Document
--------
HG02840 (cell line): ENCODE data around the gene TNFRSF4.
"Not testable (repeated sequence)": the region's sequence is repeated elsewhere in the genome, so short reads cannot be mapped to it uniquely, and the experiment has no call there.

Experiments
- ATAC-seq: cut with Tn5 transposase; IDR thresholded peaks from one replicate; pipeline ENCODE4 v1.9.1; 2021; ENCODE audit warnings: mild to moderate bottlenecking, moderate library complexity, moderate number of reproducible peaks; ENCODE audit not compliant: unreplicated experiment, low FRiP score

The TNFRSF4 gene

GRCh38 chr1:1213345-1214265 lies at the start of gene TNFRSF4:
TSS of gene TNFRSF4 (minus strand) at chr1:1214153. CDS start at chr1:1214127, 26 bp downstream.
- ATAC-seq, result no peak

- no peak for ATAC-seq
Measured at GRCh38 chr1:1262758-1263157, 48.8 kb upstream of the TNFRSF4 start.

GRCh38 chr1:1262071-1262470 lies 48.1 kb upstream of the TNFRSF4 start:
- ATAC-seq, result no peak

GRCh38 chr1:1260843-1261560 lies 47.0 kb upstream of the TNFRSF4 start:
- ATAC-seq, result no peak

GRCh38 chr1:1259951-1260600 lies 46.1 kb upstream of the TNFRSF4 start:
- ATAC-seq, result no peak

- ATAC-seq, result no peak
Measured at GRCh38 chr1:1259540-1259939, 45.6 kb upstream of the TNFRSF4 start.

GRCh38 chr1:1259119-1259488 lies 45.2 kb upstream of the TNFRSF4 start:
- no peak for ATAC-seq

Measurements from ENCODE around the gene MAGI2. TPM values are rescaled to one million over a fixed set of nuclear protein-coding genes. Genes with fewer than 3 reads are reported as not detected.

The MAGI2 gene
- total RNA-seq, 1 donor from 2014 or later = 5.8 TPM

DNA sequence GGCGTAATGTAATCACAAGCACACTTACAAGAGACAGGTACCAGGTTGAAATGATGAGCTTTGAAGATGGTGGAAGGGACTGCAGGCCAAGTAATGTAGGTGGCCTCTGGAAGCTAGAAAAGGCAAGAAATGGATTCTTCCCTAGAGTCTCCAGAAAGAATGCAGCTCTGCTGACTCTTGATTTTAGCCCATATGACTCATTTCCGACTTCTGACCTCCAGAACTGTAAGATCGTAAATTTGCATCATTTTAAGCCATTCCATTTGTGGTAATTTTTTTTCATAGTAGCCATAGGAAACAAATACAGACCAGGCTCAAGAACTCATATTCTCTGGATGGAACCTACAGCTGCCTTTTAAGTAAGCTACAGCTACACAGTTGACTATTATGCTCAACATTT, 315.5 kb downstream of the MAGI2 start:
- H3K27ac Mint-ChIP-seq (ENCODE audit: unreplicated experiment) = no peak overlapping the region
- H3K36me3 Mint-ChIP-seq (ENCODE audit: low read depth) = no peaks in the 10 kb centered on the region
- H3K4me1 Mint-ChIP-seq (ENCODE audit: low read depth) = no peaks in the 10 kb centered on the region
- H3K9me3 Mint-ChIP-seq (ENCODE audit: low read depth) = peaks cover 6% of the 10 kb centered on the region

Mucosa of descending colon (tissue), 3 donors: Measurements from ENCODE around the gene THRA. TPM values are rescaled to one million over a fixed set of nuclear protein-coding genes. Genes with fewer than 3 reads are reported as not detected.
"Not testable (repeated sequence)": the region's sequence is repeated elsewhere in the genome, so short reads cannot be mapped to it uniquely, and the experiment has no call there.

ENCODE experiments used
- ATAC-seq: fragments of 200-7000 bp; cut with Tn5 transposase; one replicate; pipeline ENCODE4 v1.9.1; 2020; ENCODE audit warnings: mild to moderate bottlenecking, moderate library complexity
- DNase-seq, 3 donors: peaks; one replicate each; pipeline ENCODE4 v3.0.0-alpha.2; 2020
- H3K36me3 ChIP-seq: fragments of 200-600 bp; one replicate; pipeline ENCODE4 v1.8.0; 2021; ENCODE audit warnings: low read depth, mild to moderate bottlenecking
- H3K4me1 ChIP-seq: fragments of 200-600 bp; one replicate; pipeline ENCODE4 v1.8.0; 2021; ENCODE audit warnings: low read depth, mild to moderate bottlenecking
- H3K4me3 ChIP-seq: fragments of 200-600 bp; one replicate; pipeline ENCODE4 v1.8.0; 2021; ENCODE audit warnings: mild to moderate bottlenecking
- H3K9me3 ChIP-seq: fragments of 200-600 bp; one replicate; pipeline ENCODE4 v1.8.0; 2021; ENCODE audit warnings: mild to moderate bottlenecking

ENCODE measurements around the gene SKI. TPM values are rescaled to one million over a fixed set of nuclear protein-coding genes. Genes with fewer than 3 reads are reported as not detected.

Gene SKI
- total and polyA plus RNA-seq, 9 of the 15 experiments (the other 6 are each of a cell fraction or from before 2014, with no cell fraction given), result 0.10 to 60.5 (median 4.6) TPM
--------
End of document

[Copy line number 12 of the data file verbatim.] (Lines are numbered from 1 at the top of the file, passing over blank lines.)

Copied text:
- ATAC-seq, result no peak